The student-centered tradition of instruction refers to classrooms where students exercise a substantial degree of responsibility for what is taught and how it is learned. Teachers see children as more than brains; they bring to school an array of physical, psychological, emotional, and intellectual needs plus experiences that require both nurturing and prodding. Were you to sit for a while in such a classroom you would see that the furniture is arranged and rearranged frequently to permit students to work independently or together in large and small groups. Student talk is at least equal to, if not greater than, teacher talk. Varied materials (e.g., science and art centers, math manipulatives) are spread around the room. Guided by teachers, students learn content and skills through different tasks such as going to activity centers in the room, joining a team to produce a project, and working independently. Scholars have tracked this tradition to its historical roots in ancient Greece and labeled it over the centuries as “child-centered,” “progressive,” and “constructivist.”

Champions of each tradition believe that all students, regardless of background, grasp subject matter, acquire skills, cultivate attitudes, and develop behaviors best through its practices. Yet the accumulated evidence of actual classroom practices producing desired student outcomes for each tradition has been both mixed and unconvincing. And for good reason. Most observers confuse “good” teaching with “successful” teaching. Moreover, researchers have yet to link ways of teaching to student test performance because so many variables influence achievement such as family background, teacher experience, peers, school safety, and dozens of other factors including, yes, pedagogy.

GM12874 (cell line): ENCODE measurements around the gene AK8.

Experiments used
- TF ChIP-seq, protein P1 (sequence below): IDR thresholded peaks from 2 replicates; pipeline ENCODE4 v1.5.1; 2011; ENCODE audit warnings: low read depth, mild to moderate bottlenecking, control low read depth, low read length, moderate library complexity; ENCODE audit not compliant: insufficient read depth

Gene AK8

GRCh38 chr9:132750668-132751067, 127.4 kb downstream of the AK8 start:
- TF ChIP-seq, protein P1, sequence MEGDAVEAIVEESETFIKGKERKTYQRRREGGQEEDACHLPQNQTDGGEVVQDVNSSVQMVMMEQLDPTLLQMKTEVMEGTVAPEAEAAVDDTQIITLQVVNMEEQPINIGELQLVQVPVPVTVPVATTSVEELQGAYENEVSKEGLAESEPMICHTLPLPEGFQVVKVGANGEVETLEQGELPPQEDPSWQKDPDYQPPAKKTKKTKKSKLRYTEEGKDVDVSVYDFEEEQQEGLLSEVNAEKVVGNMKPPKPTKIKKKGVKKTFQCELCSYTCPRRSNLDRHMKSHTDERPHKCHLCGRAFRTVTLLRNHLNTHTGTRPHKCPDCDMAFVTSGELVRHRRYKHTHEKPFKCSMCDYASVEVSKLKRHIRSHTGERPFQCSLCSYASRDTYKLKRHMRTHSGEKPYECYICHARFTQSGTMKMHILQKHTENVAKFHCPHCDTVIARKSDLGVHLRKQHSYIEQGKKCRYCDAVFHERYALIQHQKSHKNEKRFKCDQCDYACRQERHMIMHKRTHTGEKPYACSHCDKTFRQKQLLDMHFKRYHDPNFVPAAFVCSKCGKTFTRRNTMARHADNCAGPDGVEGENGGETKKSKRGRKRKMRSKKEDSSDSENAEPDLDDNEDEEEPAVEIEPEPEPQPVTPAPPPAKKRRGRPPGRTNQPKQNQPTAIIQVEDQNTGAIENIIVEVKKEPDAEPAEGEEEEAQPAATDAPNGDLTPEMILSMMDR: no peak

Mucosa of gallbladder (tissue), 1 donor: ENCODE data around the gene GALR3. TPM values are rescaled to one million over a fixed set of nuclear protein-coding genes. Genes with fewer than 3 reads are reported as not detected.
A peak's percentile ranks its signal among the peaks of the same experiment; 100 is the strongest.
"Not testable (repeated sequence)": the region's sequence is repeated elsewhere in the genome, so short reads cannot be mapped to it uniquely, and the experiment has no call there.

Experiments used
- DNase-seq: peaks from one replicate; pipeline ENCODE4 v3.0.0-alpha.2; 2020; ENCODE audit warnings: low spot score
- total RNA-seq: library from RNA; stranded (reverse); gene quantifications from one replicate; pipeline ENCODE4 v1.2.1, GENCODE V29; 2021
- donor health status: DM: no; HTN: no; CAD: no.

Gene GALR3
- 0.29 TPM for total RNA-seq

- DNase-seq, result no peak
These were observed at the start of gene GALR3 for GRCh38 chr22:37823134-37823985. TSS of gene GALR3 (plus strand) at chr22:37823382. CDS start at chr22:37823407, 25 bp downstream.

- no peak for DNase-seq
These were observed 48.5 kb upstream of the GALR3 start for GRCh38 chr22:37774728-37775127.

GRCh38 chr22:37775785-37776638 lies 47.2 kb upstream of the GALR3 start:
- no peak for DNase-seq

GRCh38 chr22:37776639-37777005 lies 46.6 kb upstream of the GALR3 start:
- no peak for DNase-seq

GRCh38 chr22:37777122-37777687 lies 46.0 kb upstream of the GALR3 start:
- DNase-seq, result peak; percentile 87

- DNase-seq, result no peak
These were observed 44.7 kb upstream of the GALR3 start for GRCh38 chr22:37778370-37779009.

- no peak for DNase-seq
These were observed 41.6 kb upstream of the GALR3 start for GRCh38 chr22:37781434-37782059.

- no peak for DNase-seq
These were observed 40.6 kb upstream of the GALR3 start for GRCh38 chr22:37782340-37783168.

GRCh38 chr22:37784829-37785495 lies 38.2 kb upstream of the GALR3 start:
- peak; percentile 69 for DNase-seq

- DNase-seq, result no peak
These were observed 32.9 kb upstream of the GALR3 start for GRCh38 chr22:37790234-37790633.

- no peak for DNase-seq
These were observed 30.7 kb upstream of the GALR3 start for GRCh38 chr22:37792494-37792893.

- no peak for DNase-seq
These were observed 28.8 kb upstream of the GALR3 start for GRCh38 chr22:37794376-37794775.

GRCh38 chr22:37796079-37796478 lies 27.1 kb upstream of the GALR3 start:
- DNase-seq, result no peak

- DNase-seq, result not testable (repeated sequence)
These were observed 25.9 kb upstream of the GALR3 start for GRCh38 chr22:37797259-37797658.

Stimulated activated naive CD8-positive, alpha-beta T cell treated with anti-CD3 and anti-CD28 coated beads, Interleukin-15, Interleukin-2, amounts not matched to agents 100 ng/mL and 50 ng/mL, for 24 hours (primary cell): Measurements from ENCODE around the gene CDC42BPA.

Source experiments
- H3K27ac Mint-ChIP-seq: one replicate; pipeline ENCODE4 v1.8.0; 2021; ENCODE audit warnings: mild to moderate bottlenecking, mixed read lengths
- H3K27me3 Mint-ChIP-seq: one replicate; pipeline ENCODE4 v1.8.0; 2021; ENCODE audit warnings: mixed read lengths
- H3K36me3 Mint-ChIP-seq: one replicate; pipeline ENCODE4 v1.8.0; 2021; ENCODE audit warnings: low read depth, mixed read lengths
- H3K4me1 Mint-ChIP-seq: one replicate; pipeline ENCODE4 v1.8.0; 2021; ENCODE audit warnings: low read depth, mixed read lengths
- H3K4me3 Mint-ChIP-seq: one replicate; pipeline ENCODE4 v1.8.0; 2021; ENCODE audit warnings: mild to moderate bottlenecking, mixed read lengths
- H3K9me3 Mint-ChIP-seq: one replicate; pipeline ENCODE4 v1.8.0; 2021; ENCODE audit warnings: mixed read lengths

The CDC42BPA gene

Lacking evidence to support one form of teaching over another, faith–not facts–has driven proponents of each tradition. Fierce rhetorical struggles over which ways of teaching and learning are best for all or some students—often mirroring larger conservative vs. liberal ideological battles over religion in schools, ending poverty, child-rearing practices, and song lyrics–have ebbed and flowed.

Since the early 20th century, these so-called “culture wars” spilled over newspapers, books, educational conferences, and scholarly journals. More recently, outbreaks of these media-amplified fistfights—again reflecting the ideological divide between political conservatives and liberals have engaged federal, state, and local officials in arguments on over how best to teach reading, math, science, and history. In 2003, for example, New York City Chancellor of schools Joel Klein mandated “Balanced Literacy”—a progressive whole language approach–as the preferred way of teaching children to read in nearly 750 elementary schools rather than a phonics-based approach.

And in the “math wars” between progressives and conservatives, the National Council of Teachers of Mathematics (NCTM) issued a report in 2006 urging that math teaching in elementary and middle school concentrate on knowing multiplication tables, how to do division and manage decimals. Yet their 1989 report called for engaging students in learning concepts and applying them to real world situations rather than memorizing rules for adding, subtracting, and dividing and other familiar ways of grasping mathematics. And that struggle continues into 2020.